So, most of the individual evaluative tricks don't work the same way at all. But that's fine.

Because, as you probably know, all of the evaluation tricks from bridge are cognitive shortcuts for figuring out the fundamental question: "How will this hand play out?" That's what you need to figure out in Magic as well.

Look at your hand and imagine what you're going to do in the next few turns. Imagine what your opponent is going to do, too, based on whatever information you have about them.

"I'm going to run my opponents out of trumps and then all these low cards will be tricks."
"I'm going to play some cheap creatures and use burn spells to clear the way while they apply repeated pressure."
"I'm going to use counterspells to survive long enough to cast my Wrath of God, then stick my planeswalker to control the board."

A good hand is, typically, one that presents some kind of coherent "story" or "gameplan" — ideally one that's powerful, fast, and resilient to disruption.

As a starting point:

  • What are you going to be doing on turn 1, turn 2, turn 3, et cetera?
  • Do you have enough lands to develop your board?
  • Do you have cards you can play early to help you stall or put pressure on your opponent? (Which do you actually need to do: stall or apply pressure? a.k.a. "Who's the beatdown?")
  • What's your opponent likely to do to disrupt you? What can you do to do to disrupt them?
  • What's missing? What cards do you need to draw to shore up your weaknesses or make your strongest play? (A bit of poker experience may help here. It also helps to understand "playing to your outs.")

Note that, beyond basics like "Make sure you will be able to actually cast something," what actually constitutes a good or bad hand is highly situational. Familiarity with your deck, with the metagame, and with general archetypes and strategies will all help immensely here.

  • "What actually constitutes a good or bad hand is highly situational." Then it would NOT seem that the question is a duplicate of "when do I take a mulligan," because THAT doesn't seem highly situational. Nor is the question unanswerable since you answered it. – Tom Au Oct 27 '15 at 2:19
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    @TomAu Mulligan decisions are situational, too. Consider that this is one of the best hands you could hope for against a control or combo deck but an absolute death sentence against burn. – Alex P Oct 27 '15 at 2:54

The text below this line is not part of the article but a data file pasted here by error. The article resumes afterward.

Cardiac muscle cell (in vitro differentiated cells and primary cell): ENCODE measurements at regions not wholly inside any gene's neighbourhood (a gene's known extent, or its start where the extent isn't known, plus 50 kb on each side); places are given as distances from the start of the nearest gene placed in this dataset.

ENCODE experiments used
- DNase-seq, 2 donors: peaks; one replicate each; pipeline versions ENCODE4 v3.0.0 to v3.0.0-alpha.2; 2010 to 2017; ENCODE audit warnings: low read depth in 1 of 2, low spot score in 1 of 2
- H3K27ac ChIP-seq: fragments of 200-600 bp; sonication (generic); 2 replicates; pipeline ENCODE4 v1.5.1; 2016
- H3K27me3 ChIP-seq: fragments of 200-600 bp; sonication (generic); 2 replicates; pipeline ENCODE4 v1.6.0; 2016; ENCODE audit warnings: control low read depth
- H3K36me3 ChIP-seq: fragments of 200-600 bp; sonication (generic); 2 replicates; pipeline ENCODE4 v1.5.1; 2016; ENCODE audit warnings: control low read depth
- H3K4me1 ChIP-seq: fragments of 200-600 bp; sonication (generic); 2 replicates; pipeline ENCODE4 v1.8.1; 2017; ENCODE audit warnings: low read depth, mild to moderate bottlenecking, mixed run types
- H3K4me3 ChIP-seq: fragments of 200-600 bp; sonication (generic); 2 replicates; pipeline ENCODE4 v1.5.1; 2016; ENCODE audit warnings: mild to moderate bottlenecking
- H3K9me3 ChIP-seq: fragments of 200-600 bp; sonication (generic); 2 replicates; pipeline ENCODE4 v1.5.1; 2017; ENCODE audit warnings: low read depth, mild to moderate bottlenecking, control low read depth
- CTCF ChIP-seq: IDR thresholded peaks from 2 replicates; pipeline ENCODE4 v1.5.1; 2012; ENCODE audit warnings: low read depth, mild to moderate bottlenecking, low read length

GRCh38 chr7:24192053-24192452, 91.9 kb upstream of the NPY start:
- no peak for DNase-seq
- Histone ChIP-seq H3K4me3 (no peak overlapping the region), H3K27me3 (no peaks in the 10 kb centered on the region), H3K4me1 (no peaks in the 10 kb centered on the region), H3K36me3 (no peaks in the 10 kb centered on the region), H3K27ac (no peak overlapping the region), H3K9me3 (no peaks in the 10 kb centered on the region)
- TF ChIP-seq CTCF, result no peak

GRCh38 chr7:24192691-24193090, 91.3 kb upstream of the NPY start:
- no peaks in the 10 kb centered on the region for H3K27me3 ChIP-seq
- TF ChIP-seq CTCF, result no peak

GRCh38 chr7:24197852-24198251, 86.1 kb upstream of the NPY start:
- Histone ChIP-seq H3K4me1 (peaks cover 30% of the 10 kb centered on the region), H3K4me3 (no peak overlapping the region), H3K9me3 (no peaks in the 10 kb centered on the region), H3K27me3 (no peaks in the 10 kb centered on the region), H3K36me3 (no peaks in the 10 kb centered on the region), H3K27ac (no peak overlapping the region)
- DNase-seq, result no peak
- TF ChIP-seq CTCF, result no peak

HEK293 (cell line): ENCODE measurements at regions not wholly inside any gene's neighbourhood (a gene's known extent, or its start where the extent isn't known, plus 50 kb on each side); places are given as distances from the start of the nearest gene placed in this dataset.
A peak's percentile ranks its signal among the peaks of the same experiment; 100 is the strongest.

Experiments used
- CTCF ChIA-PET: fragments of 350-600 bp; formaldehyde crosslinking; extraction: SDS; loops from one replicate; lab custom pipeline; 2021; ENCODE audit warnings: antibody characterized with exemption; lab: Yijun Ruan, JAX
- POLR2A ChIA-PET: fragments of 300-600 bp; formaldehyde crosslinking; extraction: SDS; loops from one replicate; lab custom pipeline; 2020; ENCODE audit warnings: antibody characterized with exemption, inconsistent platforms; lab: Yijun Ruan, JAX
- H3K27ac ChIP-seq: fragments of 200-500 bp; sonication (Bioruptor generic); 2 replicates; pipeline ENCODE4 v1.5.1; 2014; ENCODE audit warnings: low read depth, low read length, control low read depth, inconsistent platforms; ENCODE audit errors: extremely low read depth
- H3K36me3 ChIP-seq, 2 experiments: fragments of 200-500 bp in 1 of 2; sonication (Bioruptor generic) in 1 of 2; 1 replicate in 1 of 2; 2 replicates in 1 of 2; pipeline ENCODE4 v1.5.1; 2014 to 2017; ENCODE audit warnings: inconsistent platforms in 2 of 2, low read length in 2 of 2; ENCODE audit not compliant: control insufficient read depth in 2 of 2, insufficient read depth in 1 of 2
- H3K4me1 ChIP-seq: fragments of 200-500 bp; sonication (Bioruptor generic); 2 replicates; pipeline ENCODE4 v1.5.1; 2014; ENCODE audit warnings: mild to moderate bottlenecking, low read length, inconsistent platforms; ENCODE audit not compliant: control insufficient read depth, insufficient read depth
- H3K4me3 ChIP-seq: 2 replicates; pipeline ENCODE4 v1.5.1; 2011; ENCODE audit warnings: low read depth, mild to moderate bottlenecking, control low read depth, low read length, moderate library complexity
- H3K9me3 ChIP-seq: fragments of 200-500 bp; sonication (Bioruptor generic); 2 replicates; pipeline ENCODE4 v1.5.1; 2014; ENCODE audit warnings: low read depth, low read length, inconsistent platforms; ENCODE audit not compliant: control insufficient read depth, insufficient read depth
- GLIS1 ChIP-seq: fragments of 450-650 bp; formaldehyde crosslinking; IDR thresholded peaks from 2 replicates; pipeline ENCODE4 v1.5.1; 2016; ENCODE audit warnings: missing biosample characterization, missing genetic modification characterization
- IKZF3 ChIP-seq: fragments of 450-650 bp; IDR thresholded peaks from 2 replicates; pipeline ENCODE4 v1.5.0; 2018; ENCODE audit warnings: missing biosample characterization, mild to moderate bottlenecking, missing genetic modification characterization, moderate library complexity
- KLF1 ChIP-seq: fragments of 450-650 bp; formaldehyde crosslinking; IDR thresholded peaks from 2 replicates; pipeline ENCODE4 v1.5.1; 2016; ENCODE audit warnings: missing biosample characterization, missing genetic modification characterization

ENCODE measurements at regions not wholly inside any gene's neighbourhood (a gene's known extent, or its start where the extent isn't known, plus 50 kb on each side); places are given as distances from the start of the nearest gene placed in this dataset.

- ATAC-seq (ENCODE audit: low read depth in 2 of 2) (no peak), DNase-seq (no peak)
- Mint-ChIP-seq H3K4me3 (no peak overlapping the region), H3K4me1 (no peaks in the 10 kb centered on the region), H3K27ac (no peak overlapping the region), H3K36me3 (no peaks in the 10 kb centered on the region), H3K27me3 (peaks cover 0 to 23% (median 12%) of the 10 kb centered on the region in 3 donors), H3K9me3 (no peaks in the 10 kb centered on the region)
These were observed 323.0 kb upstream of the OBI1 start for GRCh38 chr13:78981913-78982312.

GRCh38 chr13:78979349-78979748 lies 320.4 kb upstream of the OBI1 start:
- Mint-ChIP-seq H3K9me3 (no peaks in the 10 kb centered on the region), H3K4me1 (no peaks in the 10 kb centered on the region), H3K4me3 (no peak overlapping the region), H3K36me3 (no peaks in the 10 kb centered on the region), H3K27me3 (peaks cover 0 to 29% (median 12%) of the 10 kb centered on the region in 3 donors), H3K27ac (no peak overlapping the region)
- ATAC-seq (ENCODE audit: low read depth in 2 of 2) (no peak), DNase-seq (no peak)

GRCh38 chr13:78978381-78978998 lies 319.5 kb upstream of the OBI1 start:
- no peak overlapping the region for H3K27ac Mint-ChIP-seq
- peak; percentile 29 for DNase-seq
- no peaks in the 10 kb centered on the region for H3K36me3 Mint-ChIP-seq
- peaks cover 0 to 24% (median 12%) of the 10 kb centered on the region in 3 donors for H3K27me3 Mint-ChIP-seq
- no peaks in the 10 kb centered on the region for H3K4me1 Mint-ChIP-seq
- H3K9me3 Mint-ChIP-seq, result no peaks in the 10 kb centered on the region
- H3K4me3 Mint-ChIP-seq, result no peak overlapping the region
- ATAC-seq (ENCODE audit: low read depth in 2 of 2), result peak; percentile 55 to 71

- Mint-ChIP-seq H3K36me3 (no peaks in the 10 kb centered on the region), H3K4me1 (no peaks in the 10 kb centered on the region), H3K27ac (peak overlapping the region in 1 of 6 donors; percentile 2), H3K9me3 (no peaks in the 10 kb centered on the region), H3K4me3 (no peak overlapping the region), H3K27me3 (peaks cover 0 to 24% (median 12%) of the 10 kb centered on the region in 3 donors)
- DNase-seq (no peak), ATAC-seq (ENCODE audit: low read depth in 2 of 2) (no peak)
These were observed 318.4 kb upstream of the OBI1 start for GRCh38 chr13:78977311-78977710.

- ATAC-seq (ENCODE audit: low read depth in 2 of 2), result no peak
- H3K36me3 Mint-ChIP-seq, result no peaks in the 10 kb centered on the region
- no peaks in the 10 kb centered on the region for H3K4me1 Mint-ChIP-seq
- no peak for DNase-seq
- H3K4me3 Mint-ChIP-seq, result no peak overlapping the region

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If you want to see how this works in practice, probably the best way is to read what people have written about taking mulligans. That's really the only decision you can make after evaluating the strength of a hand: is this hand strong enough to keep, or is it weak enough that I'd expect an average hand with one less card to be better?

I know you've said you don't just care about mulligans, but this is really the only kind of real-world resource to point you at, and this is definitely a question where you'll benefit from looking at real examples. When you ask "how does one evaluate the 'strength' of a hand?" as a broader question, the answer in practice is "you don't." All you care about is mulliganing. If it's an obvious mulligan, you don't waste any time deciding precisely how bad, you just shuffle it back. If it's an obvious keep, you might be a little excited if it's really good, but you're not going to try to pin it down. The potential range of power is more like awful to reasonably good, not weak to incredibly strong. Generally, the best possible hand just means you have decent odds and you'll get to play a "real" game.

The Level One series has several articles about mulligans, trying to give some generally helpful advice. If you haven't played a lot of Magic, you might want to read some of the rest too, since that background will help give you the context you need to understand what you're really looking for when you draw your seven cards.

There's also the Keep or Mulligan articles on Channel Fireball, which are all about looking at specific hands for specific decks. That might be a little less meaningful if you don't grok the decks, but it'll give you an idea of the kinds of things people consider.